Some cultural heritage professionals continue to argue that given the amount of documentation and collections available online, folks are less inclined to visit museums, libraries, and archives. How do you respond? Do you visit museums?
I would say emphatically that there is no need to worry! The people that take the time to go through museum websites are not the types of people who will be discouraged from going to museums. Unfortunately, I think most museums assume that their website’s audience is the general public. Really the audience is the general public who are already interested in history. Ask your friends how many times they have visited a museum website for something besides the opening hours and you will see what I mean. Asides from that, I cannot emphasize enough how I believe history belongs to people and should be a public good. I understand that museums need and use the money they receive from ticket sales. Yet that has to be balanced with the goal of museums: to educate the public about history, culture, and art. Museums can cost as much as $20 a ticket and for many this is not economically feasible. I am a well-educated professional and I still have trouble affording my tickets into museums and the trips to different cities in order to visit them. For me, the online databases are a way for me to supplement the time, effort and money it takes to see all the museums on my bucket-list.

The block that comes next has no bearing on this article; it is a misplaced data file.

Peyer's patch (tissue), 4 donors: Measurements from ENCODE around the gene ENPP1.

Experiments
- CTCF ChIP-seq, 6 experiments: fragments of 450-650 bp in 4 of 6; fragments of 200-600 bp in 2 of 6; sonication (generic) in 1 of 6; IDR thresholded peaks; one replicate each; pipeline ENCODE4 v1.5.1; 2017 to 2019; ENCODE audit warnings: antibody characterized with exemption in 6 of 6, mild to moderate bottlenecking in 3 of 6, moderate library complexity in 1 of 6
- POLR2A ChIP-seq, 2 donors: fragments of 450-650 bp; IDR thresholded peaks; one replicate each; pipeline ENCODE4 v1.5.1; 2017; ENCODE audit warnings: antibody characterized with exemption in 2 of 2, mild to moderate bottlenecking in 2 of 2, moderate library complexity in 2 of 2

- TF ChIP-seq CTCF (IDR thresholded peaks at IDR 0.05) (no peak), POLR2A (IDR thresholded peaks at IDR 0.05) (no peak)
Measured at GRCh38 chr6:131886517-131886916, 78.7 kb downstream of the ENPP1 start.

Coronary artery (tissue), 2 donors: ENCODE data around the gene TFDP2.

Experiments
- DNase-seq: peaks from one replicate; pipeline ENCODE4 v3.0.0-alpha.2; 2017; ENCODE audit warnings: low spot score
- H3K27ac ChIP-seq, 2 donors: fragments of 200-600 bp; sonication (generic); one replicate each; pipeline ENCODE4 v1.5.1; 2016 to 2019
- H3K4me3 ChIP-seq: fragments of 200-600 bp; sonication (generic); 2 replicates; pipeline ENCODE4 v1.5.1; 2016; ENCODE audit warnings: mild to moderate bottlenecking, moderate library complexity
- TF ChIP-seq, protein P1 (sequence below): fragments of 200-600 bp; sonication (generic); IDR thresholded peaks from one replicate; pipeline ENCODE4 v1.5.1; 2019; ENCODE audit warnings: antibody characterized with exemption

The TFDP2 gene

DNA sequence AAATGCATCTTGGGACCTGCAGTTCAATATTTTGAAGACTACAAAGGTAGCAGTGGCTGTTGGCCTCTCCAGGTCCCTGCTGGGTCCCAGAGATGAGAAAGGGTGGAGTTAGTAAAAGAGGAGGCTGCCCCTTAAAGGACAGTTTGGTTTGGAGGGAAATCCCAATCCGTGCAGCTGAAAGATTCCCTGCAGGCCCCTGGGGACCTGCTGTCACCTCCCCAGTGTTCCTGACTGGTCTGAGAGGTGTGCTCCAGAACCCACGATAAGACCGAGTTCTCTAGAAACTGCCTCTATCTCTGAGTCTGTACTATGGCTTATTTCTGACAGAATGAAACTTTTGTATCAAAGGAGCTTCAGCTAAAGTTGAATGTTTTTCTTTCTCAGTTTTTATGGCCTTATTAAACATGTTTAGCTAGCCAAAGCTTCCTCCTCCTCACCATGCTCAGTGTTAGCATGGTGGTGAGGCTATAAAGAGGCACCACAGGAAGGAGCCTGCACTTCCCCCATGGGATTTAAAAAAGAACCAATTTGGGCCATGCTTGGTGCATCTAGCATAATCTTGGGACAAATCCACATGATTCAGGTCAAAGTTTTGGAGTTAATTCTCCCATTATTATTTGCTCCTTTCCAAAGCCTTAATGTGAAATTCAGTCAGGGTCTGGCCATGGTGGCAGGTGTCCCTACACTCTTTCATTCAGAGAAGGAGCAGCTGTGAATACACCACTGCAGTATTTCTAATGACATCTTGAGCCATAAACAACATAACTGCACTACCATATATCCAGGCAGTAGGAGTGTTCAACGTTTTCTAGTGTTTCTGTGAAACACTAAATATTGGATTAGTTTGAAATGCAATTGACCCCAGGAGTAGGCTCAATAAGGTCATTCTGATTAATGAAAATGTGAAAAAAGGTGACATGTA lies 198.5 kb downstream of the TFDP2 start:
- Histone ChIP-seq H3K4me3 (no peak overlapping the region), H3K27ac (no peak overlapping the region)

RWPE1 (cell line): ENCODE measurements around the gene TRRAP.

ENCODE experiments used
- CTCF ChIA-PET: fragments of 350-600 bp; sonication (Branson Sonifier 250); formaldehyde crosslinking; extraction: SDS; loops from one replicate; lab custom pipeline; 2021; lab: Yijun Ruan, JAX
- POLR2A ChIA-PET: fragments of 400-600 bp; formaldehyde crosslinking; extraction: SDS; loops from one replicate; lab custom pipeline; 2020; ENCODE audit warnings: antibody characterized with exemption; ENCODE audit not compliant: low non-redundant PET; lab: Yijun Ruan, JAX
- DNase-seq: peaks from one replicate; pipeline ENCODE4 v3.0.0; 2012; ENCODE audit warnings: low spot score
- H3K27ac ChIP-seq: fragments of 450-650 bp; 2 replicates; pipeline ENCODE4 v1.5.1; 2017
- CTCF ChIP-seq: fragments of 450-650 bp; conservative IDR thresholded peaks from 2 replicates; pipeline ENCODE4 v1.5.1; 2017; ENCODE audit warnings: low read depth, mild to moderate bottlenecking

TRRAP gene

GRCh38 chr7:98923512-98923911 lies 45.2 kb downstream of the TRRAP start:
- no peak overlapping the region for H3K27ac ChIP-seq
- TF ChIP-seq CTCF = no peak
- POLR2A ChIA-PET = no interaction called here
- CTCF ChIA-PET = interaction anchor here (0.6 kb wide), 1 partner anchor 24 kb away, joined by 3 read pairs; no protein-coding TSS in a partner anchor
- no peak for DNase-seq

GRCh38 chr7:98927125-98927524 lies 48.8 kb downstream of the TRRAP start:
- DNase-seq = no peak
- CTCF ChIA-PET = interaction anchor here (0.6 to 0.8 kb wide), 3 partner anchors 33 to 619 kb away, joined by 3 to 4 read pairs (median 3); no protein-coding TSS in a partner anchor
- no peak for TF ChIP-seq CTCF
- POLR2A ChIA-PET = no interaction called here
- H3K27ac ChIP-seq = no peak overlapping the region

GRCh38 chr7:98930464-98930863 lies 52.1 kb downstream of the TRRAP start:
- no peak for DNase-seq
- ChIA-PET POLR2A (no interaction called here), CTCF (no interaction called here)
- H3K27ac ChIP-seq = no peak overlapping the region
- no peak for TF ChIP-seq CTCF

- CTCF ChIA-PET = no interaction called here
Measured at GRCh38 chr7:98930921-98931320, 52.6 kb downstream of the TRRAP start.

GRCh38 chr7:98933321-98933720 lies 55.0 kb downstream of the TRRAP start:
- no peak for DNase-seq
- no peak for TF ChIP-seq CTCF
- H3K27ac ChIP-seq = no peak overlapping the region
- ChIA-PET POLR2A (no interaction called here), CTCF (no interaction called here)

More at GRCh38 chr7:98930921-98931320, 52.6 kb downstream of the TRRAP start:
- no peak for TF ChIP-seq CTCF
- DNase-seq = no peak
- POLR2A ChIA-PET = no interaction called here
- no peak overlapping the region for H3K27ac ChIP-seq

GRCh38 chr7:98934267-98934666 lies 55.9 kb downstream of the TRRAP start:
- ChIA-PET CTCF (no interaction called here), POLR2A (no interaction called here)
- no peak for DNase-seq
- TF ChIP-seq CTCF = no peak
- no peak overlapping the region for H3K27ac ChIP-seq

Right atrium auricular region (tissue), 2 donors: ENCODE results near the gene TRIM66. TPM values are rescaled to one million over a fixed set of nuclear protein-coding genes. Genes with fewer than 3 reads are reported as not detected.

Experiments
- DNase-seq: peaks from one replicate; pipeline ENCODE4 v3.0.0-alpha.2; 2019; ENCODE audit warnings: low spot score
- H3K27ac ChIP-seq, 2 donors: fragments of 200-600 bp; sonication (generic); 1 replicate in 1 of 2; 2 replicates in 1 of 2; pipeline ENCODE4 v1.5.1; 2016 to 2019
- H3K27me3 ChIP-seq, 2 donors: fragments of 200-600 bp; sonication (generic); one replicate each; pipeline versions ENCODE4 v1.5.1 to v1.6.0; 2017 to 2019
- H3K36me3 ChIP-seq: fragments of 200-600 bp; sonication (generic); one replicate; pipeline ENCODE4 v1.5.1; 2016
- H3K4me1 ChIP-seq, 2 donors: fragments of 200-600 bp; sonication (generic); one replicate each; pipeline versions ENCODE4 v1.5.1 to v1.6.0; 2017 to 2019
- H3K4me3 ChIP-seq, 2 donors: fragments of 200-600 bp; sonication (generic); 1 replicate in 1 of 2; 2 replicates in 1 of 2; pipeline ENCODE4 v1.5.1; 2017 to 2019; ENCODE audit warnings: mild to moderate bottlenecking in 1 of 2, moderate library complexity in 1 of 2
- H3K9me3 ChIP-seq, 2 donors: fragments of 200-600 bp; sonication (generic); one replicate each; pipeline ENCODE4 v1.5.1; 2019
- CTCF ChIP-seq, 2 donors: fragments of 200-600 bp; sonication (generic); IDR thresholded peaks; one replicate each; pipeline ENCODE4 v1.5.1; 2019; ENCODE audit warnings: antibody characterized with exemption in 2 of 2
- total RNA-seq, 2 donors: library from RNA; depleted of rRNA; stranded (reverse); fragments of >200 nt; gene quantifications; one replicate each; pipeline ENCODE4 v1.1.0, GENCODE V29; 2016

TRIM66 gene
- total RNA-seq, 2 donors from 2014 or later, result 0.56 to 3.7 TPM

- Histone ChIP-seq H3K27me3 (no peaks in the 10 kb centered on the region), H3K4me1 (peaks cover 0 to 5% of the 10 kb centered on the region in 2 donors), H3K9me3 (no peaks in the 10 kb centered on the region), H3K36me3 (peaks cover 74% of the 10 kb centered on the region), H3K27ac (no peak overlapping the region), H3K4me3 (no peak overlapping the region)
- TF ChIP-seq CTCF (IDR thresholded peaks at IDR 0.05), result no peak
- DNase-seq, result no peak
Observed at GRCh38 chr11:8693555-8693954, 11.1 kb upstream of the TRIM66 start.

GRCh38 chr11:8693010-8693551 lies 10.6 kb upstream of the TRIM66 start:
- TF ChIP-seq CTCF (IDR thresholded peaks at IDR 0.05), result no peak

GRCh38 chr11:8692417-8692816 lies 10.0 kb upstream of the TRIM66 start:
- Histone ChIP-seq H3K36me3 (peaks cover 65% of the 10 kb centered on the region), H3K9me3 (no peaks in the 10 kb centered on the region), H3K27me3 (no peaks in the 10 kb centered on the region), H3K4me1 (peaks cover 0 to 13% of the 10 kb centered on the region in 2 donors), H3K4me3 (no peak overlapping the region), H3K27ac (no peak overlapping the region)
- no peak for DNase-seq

What post or type of post on History Kicks Ass! gets the biggest response?
Ancient Egypt always gets the most response, hands down! As well as anything that is very relatable, for example hundred-year old photos that show situations that are still common today. What discourages me are the types of posts that receive the least response; if I post about civil rights, discrimination, or inequality I hear crickets. At first I was so upset because perhaps this meant people don’t think these things are important. But then again, I think people just prefer positive posts.
What do you consider to be the biggest success of your blog to date?
I still cannot believe anyone reads it, to be honest, because I am so used to boring all of my friends and family with my ‘fun’ history facts! If I made one person who does not really like history go “Hey, that’s interesting” then I am ecstatic.
What future directions to you intend to take the History Kicks Ass! blog? Do you have any words of wisdom for others to enhance their blogging efforts?
I have no plans so far. I’m just enjoying using the blog to learn more about what I love. As for words of advice the only that I can offer to writers is to chose topics that you wish to learn about, not always ones that you know about. This way, during those times when no one reads your post (and it will happen) at least you learned something from it.